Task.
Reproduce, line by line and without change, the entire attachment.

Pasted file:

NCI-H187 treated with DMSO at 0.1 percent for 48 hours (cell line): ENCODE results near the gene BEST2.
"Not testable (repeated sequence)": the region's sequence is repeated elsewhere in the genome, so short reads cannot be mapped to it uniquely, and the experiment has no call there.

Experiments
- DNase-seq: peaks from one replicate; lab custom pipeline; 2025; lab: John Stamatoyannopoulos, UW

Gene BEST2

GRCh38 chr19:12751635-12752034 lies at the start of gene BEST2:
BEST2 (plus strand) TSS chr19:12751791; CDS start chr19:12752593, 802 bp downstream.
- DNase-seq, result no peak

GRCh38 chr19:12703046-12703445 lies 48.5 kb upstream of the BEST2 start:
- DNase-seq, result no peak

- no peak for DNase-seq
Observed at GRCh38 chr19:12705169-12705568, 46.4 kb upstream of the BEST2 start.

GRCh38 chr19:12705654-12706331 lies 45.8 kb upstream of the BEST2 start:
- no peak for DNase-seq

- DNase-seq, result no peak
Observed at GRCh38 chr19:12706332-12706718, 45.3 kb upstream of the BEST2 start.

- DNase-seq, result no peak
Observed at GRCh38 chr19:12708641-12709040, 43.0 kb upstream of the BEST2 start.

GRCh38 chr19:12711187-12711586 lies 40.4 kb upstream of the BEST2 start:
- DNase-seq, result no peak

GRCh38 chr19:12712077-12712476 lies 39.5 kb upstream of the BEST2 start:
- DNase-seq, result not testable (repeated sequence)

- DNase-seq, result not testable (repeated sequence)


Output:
NCI-H187 treated with DMSO at 0.1 percent for 48 hours (cell line): ENCODE results near the gene BEST2.
"Not testable (repeated sequence)": the region's sequence is repeated elsewhere in the genome, so short reads cannot be mapped to it uniquely, and the experiment has no call there.

Experiments
- DNase-seq: peaks from one replicate; lab custom pipeline; 2025; lab: John Stamatoyannopoulos, UW

Gene BEST2

GRCh38 chr19:12751635-12752034 lies at the start of gene BEST2:
BEST2 (plus strand) TSS chr19:12751791; CDS start chr19:12752593, 802 bp downstream.
- DNase-seq, result no peak

GRCh38 chr19:12703046-12703445 lies 48.5 kb upstream of the BEST2 start:
- DNase-seq, result no peak

- no peak for DNase-seq
Observed at GRCh38 chr19:12705169-12705568, 46.4 kb upstream of the BEST2 start.

GRCh38 chr19:12705654-12706331 lies 45.8 kb upstream of the BEST2 start:
- no peak for DNase-seq

- DNase-seq, result no peak
Observed at GRCh38 chr19:12706332-12706718, 45.3 kb upstream of the BEST2 start.

- DNase-seq, result no peak
Observed at GRCh38 chr19:12708641-12709040, 43.0 kb upstream of the BEST2 start.

GRCh38 chr19:12711187-12711586 lies 40.4 kb upstream of the BEST2 start:
- DNase-seq, result no peak

GRCh38 chr19:12712077-12712476 lies 39.5 kb upstream of the BEST2 start:
- DNase-seq, result not testable (repeated sequence)

- DNase-seq, result not testable (repeated sequence)